The software engineer as artist and detective
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The Software Engineer As Artist and Detective. Michael J. Ciaraldi 1999/05/28. What Does a Software Engineer Need to Do Her Job?. Knowledge (factual and procedural) Skills. Bloom’s Taxonomy of Educational Objectives. 1) Knowledge recall of memorized material. 2) Comprehension

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The Software Engineer As Artist and Detective

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The Software Engineer As Artist and Detective

Michael J. Ciaraldi


What Does a Software Engineer Need to Do Her Job?

  • Knowledge (factual and procedural)

  • Skills

Bloom’s Taxonomy of Educational Objectives

1) Knowledge

  • recall of memorized material.

    2) Comprehension

  • demonstrate understanding, e.g. restate in own words.

    3) Application

  • apply to new situation, e.g. apply algorithm or formula to new problem of same type.

Bloom’s Taxonomy of Educational Objectives II

4) Analysis

  • break down material or problem into component parts.

    5) Synthesis

  • reassemble parts into a new whole, e.g. design or write a new program.

    6) Evaluation

  • apply criteria to judge worth for a particular purpose


  • How a computer works

    • Hardware/architecture/machine organization

  • How software works

    • Compilers

    • Operating systems

  • Languages

    • Different kinds, different tools.

Knowledge II

  • Design and analysis techniques

  • Well-known algorithms, data structures, and techniques.

  • Theory

    • Formal languages, graphs, etc.


  • System analysis

  • Programming

    • Must be effortless if the technique and goal are well-understood.

  • Documentation and communication

  • How to search the literature.

Covers first 3 layers

1) Knowledge

2) Comprehension

3) Application

And part of the rest

4) Analysis

5) Synthesis

6) Evaluation

All This Is the Craftof Computer Science

Additional Needed Skills

  • Problem-solving

    • Figuring out what really needs to be accomplished (from the perspective of the problem)

    • What is needed to accomplish this?

Additional Skills II

  • Recognizing patterns, e.g.

    • Data abstraction & hiding.

    • Network layers.

    • Virtual machines.

    • Design for reuse.

This Is the Artof Computer Science.

  • Rest of top three

    4) Analysis

    5) Synthesis

    6) Evaluation

  • And beyond!

Art and Craft

  • An expert house painter has to be able to put the right colors on the right part of the house. He is a skilled craftsman who knows his tools well.

  • A portrait painter decides what color to put where. She is an artist.

Art and Craft II

  • An artist has to be a craftsman, but that is not sufficient. She knows:

    • How to draw in the conventional style

    • What its limits are

    • When to deviate from that.


John Singer Sargent captured people’s personalities in their portraits. Each subject looks in a particular direction with a particular expression. He had to decide what each person was doing, then figure out how to convey that in paint.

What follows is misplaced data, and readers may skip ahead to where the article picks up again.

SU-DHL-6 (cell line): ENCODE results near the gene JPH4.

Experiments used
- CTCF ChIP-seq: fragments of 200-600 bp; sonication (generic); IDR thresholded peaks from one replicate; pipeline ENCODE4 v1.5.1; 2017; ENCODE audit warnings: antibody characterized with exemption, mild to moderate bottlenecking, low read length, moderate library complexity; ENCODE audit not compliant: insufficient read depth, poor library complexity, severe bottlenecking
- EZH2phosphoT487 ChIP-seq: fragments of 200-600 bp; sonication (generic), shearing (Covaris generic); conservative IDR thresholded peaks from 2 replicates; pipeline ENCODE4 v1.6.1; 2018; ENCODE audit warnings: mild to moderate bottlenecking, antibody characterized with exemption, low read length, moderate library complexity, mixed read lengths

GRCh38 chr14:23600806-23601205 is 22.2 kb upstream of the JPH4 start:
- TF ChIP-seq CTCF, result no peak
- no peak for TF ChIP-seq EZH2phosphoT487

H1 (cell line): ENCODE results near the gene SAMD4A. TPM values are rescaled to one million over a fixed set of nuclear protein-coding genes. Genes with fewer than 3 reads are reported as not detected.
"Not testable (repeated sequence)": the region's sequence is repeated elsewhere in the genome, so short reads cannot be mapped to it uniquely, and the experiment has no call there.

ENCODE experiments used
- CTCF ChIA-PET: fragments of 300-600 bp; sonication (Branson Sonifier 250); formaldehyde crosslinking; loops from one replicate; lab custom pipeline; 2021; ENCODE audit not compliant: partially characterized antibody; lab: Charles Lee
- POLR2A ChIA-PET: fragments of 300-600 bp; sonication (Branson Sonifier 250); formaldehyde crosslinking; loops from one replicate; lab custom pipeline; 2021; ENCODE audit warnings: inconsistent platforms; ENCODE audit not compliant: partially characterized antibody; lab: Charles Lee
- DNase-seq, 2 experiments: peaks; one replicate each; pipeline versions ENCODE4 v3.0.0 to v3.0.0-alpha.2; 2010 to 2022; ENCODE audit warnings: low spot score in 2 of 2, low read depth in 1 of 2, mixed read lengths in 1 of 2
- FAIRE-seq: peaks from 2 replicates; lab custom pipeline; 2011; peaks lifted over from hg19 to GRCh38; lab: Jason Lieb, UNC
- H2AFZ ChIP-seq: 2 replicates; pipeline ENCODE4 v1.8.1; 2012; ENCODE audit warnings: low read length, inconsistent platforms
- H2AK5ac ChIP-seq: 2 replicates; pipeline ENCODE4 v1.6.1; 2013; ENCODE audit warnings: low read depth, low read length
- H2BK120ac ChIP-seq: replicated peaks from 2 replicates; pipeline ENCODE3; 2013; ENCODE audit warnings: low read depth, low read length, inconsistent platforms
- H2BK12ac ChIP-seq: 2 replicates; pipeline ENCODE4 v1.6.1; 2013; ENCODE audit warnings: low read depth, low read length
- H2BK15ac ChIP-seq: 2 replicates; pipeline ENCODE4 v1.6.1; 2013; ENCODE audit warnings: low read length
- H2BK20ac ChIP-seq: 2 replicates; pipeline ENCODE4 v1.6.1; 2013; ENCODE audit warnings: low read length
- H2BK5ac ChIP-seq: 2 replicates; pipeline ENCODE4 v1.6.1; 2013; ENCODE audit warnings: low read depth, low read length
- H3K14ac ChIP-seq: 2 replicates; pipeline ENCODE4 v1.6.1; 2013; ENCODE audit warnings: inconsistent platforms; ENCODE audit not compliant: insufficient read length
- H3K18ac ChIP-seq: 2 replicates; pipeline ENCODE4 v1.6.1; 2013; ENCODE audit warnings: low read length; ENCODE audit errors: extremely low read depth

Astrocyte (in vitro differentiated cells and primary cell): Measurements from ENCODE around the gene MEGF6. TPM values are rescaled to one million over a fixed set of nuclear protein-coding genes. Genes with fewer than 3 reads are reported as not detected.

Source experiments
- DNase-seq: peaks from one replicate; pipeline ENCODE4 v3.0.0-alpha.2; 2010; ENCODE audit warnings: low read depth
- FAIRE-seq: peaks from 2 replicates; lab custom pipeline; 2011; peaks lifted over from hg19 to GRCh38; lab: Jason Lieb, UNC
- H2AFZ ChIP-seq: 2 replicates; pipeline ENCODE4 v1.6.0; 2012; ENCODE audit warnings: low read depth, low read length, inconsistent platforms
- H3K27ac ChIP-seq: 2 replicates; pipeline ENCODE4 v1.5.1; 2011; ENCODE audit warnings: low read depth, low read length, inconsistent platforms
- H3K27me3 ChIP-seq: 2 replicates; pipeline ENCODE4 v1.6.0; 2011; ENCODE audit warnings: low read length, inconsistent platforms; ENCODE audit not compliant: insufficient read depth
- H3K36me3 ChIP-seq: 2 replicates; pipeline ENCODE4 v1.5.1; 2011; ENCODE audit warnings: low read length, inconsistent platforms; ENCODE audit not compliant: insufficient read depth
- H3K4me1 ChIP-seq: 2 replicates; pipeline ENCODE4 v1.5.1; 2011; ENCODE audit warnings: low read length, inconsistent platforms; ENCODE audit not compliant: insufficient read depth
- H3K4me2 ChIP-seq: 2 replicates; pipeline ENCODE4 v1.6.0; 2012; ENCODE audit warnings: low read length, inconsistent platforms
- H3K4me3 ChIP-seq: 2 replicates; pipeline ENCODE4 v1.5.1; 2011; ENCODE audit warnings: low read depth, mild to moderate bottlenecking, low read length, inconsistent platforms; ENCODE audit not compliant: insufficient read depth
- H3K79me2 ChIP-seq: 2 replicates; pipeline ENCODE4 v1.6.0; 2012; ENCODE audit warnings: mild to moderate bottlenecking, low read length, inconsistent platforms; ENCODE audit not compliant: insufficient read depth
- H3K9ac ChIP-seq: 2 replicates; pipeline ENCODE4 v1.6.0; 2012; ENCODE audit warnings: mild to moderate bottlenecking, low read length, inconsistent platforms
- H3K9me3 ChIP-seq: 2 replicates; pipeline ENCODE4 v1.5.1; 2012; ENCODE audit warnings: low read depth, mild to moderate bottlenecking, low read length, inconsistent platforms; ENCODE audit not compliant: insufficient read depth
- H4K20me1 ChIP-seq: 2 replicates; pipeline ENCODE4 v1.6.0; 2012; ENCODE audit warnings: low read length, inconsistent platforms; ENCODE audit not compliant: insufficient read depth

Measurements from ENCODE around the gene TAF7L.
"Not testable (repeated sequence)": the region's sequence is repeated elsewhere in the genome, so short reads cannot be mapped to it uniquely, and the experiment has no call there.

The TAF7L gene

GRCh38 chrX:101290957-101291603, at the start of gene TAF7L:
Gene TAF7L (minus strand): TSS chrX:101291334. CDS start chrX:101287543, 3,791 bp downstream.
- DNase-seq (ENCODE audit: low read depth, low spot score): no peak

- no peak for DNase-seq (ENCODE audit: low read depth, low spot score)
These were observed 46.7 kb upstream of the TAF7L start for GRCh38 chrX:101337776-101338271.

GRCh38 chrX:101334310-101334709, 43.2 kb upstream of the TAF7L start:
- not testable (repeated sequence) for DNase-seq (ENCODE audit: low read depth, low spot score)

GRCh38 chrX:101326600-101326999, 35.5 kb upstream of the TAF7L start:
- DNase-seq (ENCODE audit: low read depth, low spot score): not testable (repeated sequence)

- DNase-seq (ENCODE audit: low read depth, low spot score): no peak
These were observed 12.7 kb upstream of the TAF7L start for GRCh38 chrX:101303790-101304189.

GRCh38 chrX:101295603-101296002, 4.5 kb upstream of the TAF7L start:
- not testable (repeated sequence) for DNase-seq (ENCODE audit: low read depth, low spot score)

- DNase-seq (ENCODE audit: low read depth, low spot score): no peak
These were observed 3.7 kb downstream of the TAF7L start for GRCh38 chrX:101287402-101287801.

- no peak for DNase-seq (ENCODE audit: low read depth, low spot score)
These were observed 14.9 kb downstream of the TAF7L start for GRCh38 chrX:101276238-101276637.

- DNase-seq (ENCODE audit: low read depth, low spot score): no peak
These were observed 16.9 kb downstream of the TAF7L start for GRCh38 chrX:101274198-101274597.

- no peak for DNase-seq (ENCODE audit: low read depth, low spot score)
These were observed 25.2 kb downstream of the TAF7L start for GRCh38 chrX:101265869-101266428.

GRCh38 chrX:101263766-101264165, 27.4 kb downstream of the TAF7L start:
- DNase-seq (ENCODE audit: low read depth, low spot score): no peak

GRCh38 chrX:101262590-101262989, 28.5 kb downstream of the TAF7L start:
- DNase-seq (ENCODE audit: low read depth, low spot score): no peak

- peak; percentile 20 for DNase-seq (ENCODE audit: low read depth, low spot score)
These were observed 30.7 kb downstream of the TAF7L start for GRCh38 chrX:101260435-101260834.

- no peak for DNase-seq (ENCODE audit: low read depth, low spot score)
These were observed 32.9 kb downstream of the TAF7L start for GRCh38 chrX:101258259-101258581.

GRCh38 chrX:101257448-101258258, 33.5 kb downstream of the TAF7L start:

What Does a Software Engineer Do?

  • Figure out what the problem is.

  • Decide how to solve it.

  • Then implement the solution.

In general, if we knew how to solve the problem, we could just buy a program or library to do it. Software engineers are paid to solve new problems, or old problems in better ways.

An Iterative ProcessWith Feedback.

  • Often the problem being solved is not well-defined or even well-understood. Only by attempting to solve it do you gain the insight needed to understand it.

  • User feedback--Are you solving the problem of one client or many potential customers?

How to Acquire This Knowledge and Develop These Skills?

  • The craft can only be learned by practice.

    • It can be learned most efficiently if the practice is well-guided (where the teacher comes in).

  • The art can only be learned/developed by trying to define & achieve goals.

    • a.k.a. problem identification & solving.

A Software Engineer Is Like a Detective

  • Craft

    • Disguise

    • Chemical analysis

    • Fingerprinting

  • Art

    • Determine what to look for

    • Form and test hypotheses

A Software Engineer Is Like a Detective II

  • He must figure out what the problem really is.

    • Many of Sherlock Holmes’ cases did not turn out to be the crime originally thought, or even a crime at all.

    • How to do this—combine knowledge, analytical skill, questioning, insight, experience, and intuition.

A Software Engineer Is Like a Detective III

  • He must figure out what his tools really do. (Not what the manual says they do).

    • Sometimes the manual is misleading or ambiguous, leaves out important information, or is just plain wrong.

      • Example: putenv() is described & implemented differently in different versions of Unix.

Linux Putenv()

The putenv() function adds or changes the value of environment variables. The argument string is of the form name=value. If name does not already exist in the environment, then string is added to the environment. If name does exist, then the value of name in the environment is changed to value.

Sunos 4.1 Putenv()

...the string pointed to by string becomes part of the environment, so altering the string will change the environment. The space used by string is no longer used once a new string-defining name is passed to putenv().

WARNING: A potential error is to call putenv() with an automatic variable as the argument, then exit the calling function while string is still part of the environment.